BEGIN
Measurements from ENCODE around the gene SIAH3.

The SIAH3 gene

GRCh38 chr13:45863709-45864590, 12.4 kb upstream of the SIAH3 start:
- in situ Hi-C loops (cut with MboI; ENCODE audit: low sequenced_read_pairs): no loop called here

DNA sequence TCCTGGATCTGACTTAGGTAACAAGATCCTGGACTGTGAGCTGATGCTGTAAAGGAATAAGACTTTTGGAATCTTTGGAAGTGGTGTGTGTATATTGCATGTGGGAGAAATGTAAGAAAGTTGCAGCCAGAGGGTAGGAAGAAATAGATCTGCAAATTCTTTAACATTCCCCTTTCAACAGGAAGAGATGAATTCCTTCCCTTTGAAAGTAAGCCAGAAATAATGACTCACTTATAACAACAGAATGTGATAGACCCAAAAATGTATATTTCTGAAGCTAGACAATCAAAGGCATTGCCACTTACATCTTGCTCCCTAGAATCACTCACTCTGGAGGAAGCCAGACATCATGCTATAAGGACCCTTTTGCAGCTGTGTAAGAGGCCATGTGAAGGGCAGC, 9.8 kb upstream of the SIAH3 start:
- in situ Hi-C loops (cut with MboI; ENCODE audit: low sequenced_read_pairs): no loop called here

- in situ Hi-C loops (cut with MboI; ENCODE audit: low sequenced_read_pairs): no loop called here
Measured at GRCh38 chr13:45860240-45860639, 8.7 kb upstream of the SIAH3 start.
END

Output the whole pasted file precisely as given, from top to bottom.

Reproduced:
Measurements from ENCODE around the gene SIAH3.

The SIAH3 gene

GRCh38 chr13:45863709-45864590, 12.4 kb upstream of the SIAH3 start:
- in situ Hi-C loops (cut with MboI; ENCODE audit: low sequenced_read_pairs): no loop called here

DNA sequence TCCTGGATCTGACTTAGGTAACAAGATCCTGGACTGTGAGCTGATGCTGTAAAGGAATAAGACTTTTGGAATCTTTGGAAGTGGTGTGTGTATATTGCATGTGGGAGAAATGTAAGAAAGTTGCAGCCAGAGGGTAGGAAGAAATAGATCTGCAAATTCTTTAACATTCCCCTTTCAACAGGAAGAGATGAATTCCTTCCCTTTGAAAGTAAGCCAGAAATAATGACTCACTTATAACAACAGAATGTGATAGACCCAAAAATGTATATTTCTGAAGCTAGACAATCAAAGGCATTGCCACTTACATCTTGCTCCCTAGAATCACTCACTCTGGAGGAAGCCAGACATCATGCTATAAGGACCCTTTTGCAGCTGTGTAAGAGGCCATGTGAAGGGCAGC, 9.8 kb upstream of the SIAH3 start:
- in situ Hi-C loops (cut with MboI; ENCODE audit: low sequenced_read_pairs): no loop called here

- in situ Hi-C loops (cut with MboI; ENCODE audit: low sequenced_read_pairs): no loop called here
Measured at GRCh38 chr13:45860240-45860639, 8.7 kb upstream of the SIAH3 start.